What is the Akamai NetSession Client?

When using various programs on Windows or browsing the web, you might see a mention or two of something called “Akamai”, or you might hit an error or two involving the Akamai NetSession Client. In this article, we’ll explain what that is, what it does and what you can do about it.

What is Akamai NetSession Client?

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The Akamai NetSession Client is often integrated into Windows or programs installed on Windows. Akamai itself comes from a business known as Akamai Technologies, and they provide the Akamai Backend to a wide variety of popular companies on the Internet. This is why their client is present on your computer- but how does it work?

How does it work?

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The Akamai NetSession Client uses a peer-to-peer content delivery network that makes usage of millions of computers around the globe, alongside their own servers, to speed up download times. This benefits the applications and services that utilize the Akamai backend, and Akamai itself will occasionally dedicate small portions of your upload bandwidth to others in your area when it detects that your computer is idle.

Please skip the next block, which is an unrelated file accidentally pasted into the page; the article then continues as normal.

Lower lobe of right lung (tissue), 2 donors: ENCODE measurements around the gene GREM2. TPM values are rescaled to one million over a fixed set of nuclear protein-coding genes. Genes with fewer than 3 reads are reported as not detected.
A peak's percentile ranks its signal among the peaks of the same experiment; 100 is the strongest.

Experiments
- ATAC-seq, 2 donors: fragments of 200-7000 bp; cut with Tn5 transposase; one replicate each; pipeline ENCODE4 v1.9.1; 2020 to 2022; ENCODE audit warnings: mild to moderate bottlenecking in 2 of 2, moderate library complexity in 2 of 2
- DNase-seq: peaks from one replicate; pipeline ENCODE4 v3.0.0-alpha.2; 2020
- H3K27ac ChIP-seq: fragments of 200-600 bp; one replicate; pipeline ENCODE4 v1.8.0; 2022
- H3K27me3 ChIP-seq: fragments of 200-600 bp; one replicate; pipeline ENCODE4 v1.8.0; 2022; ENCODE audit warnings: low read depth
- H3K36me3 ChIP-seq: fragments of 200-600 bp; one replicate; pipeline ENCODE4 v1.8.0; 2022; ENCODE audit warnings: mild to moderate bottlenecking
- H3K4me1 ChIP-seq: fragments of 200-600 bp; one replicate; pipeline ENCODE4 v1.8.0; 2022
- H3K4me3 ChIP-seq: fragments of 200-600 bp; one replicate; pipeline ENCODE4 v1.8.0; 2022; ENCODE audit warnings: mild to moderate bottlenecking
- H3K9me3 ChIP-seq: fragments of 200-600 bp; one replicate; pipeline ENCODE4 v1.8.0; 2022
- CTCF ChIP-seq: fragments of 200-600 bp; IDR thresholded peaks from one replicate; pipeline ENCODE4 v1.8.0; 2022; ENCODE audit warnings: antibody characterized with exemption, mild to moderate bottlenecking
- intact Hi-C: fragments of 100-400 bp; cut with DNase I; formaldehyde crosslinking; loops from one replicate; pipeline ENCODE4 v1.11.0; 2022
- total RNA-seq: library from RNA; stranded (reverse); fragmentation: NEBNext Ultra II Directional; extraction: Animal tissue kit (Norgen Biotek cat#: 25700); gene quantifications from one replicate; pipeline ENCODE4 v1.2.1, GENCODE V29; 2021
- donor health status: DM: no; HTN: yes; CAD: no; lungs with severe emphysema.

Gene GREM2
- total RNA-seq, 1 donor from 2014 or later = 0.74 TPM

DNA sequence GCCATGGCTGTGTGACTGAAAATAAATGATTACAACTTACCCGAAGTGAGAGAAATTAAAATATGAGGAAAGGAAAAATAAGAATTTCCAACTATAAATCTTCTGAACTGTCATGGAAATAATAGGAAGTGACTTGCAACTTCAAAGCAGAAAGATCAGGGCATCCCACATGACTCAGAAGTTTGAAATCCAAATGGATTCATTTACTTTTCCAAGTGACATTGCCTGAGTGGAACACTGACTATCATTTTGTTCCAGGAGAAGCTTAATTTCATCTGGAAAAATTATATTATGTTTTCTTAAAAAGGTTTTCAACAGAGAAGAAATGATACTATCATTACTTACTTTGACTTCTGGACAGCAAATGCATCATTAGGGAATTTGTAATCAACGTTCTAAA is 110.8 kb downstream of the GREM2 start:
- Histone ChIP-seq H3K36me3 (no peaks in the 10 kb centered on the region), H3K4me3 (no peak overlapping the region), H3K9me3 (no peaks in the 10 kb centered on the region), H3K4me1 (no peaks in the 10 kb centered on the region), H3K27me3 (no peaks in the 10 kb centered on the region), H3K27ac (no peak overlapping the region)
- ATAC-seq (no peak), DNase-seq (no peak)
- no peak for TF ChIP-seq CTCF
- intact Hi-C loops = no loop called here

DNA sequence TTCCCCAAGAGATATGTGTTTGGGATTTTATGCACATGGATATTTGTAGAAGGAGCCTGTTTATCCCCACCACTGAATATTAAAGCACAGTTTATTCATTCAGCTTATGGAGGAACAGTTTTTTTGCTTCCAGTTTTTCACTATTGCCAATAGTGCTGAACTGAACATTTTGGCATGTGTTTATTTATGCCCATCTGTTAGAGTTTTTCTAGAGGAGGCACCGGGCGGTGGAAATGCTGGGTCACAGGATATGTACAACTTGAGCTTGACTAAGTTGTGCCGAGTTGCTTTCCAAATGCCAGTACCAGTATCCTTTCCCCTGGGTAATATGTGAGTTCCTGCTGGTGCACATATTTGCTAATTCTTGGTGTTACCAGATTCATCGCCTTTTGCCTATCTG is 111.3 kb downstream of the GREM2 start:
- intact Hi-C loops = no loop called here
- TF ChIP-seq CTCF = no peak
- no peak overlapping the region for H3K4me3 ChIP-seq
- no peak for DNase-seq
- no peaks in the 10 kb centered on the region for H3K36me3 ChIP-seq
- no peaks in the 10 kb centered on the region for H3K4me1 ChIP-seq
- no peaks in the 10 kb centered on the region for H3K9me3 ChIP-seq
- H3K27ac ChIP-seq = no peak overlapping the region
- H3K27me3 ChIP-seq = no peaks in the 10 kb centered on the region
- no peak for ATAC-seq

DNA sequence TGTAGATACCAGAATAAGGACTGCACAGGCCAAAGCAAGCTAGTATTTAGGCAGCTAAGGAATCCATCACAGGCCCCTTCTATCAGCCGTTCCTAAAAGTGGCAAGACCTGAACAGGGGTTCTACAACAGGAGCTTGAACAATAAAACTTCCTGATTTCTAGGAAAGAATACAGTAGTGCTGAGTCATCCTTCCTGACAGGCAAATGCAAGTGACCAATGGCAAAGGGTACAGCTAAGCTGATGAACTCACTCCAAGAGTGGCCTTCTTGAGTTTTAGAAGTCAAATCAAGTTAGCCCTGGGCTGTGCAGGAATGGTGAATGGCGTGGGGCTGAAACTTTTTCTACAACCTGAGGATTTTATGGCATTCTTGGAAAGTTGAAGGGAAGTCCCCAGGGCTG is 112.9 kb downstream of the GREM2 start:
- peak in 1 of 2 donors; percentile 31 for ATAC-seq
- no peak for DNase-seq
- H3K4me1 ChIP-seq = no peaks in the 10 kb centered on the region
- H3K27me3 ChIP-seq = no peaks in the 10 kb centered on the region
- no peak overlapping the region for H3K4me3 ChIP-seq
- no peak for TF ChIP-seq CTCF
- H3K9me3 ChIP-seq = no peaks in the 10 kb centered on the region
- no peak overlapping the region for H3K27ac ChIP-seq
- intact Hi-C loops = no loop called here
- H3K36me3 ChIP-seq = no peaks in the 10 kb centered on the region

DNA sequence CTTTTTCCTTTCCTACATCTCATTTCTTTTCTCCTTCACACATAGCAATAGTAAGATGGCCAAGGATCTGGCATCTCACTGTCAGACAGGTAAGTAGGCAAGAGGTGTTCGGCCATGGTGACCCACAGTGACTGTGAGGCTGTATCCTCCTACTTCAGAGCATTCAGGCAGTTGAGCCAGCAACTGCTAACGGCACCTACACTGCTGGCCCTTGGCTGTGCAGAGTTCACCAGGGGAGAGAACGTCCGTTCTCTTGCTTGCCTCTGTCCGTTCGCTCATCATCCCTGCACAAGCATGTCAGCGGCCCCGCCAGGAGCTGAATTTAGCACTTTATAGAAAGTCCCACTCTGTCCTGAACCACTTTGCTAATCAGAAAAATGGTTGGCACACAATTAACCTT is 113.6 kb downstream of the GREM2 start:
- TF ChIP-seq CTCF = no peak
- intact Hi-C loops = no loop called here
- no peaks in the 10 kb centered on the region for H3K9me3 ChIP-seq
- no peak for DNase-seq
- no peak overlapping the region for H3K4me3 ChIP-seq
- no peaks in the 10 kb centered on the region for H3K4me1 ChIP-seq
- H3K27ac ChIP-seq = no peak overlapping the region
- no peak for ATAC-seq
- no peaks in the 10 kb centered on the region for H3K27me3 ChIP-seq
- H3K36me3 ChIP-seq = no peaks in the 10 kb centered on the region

In order to do this, it runs the NetSession Client around the clock and monitors your traffic usage. Many people are wary about the security-wise implications here, so your next question might be…

Is it safe to remove?

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Yeah, totally. You’re safe to remove the NetSession client at any time that you like. It should be noted, however, that applications depending on it may no longer work once you’ve explicitly disabled or uninstalled it.

Should I remove it at all?

The real question is if you should remove it. The answer to that is a solid “maybe”. There are conflicting reports about whether it constitutes as malware or not abound the Web, but if it does it doesn’t perform any actions openly malicious. If you’re on a plan with a low data cap, however, even the slightest usage could add up over time and give you incentive to remove the NetSession Client from your computer.

The biggest security buffs have already made the move as soon as I said “peer-to-peer”, but another reason to consider uninstalling the Akamai NetSession Client is because its known to cause performance issues in certain circumstances. If you notice it occupying a large percentage of your CPU power or slowing down your connection, it’s definitely best to remove it from your machine so you don’t have to deal with that.

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